Eventually all storms dissipate. They either
   move on to another region, or lose all of
   their energy and disperse. Rain slows then
   stops, clouds disappear, and winds cease.
Trivia!
Where are tornadoes most common?

Although tornadoes form all over the world,
  they are more frequent and stronger in US.
Trivia!
What is a tornado that forms over water
 called?

A tornado that forms over warm water is
  called a waterspout. The water in the spout
  comes from condensation, not from the
  water below.
Trivia!
What is a tornado that forms over a desert
 called?

A tornado that forms over a desert is called a
  dust devil.
Trivia!
How fast do most tornadoes spin?

The average forward speed of a tornado is 30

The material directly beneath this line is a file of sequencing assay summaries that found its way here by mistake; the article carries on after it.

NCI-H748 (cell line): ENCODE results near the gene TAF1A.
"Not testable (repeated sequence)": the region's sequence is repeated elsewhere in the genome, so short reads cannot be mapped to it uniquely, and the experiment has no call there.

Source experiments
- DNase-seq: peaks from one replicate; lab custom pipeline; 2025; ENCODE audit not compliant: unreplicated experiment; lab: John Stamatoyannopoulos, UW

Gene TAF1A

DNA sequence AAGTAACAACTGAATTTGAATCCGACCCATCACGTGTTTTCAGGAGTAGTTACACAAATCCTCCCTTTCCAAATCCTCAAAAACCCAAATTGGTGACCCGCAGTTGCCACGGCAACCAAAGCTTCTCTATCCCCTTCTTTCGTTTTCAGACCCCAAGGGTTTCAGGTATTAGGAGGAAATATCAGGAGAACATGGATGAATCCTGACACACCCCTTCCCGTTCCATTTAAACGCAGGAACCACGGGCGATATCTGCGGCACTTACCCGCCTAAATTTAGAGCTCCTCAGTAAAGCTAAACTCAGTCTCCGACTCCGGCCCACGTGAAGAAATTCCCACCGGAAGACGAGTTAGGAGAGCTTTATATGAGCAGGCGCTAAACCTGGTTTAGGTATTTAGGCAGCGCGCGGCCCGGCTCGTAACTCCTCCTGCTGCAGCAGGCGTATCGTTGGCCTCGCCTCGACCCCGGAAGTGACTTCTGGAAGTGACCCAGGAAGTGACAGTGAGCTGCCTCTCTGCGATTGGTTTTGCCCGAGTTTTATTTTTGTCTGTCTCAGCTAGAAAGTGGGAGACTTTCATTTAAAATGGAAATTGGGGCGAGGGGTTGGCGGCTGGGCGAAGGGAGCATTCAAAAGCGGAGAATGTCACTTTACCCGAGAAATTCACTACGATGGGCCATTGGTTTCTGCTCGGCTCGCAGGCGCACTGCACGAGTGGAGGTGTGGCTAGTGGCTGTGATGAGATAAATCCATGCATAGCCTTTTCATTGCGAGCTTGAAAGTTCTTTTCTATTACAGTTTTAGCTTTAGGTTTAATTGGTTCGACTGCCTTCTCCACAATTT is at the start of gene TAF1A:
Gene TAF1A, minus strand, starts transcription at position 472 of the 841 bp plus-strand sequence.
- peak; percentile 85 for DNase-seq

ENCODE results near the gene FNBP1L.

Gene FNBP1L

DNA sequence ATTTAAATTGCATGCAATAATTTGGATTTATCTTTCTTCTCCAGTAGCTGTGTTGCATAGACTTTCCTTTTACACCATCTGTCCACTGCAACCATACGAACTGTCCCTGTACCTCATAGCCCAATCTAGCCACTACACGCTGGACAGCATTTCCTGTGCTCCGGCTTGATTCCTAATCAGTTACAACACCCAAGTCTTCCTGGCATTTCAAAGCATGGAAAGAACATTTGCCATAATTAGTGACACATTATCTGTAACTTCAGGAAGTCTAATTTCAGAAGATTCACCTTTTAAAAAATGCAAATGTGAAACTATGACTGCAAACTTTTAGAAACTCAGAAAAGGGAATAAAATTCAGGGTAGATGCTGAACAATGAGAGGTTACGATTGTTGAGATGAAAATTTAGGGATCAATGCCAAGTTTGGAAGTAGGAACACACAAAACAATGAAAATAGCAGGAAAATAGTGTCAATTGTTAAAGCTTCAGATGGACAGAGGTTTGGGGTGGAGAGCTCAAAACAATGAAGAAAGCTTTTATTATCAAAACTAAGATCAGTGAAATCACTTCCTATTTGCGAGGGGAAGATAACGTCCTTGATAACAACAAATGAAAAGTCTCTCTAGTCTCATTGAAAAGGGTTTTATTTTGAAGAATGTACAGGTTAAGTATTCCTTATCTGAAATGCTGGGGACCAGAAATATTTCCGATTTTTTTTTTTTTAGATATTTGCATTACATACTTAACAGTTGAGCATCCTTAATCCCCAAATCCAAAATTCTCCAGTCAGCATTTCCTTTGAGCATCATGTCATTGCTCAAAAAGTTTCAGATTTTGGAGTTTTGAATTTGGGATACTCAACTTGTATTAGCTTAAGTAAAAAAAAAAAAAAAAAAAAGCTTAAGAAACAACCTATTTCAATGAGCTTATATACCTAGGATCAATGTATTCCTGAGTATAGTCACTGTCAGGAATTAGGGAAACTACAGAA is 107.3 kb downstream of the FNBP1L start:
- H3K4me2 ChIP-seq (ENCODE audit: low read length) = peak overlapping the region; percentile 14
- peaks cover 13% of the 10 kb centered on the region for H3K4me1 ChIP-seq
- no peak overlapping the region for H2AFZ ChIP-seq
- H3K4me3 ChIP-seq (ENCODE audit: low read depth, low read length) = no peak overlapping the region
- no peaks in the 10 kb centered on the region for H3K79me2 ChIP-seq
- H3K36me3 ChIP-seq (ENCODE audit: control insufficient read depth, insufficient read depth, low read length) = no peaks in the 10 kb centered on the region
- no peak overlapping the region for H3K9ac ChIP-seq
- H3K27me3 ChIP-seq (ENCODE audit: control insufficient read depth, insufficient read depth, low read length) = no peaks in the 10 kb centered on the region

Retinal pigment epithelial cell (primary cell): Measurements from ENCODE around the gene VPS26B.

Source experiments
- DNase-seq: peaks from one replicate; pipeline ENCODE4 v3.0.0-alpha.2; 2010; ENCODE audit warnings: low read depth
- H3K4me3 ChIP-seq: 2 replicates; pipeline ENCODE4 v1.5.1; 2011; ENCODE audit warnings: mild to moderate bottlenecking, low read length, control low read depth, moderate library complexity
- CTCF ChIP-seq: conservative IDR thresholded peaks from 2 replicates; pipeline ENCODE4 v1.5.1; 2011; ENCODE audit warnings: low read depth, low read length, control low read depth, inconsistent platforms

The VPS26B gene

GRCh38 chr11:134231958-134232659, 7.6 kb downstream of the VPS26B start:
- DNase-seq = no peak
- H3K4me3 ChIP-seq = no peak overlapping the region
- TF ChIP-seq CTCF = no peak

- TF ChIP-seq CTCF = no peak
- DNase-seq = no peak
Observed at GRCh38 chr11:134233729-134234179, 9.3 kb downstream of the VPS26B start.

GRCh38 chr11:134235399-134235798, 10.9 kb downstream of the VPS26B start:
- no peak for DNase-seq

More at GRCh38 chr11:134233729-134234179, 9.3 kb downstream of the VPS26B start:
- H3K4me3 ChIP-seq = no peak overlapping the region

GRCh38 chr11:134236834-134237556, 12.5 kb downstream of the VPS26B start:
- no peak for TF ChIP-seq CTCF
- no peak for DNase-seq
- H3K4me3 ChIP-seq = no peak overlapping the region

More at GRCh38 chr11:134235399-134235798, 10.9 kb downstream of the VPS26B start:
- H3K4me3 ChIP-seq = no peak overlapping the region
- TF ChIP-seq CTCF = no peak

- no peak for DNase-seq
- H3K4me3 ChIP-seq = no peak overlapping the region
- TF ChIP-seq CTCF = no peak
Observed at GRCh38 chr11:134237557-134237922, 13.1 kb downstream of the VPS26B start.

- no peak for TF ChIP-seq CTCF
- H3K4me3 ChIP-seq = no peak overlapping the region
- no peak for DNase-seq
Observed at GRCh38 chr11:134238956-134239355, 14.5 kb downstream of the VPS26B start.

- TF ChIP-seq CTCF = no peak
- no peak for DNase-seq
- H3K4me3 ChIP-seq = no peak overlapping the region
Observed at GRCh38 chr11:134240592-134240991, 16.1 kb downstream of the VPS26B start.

to 40 mph but can go as fast as 70mph and
  has rotational speed that can be more than
  300mph.
Trivia!
What was the worst tornado recorded?

The worst series of tornadoes in history was
  on March 18, 1925. About 689 people were
  killed in Missouri, Illinois and Indiana.
Trivia!
In which direction do most tornadoes spin?

Usually in the northern atmosphere tornadoes
 turn counter-clockwise. In the southern
 hemisphere, tornadoes usually turn
 clockwise.
Trivia!
How do we know how severe a tornado is?

Scientists can’t rate or know how strong a
  tornado is until after it is over
THANK YOU!
Credits
 Information and Pictures:

 http://www.fema.gov/hazards/tornadoes/tornadof.shtm
 http://www.cnn.com/2005/WEATHER/04/06/tornadoesmississippi
 http://www.exn.ca/Stories/1999/05/04/54.asp
 www.noaa.gov/tornadoes.html
 http://www.gettyimages.com

 Songs and Sounds:

 Microsoft PowerPoint Sound Clip Gallery
 ‘Rainy Days and Mondays’ – The Carpenters
 ‘Raindrops Keep Falling’ – BJ Thomas
 ‘I Can See Clearly Now’ – Johnny Nash

				
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posted:2/7/2013
language:English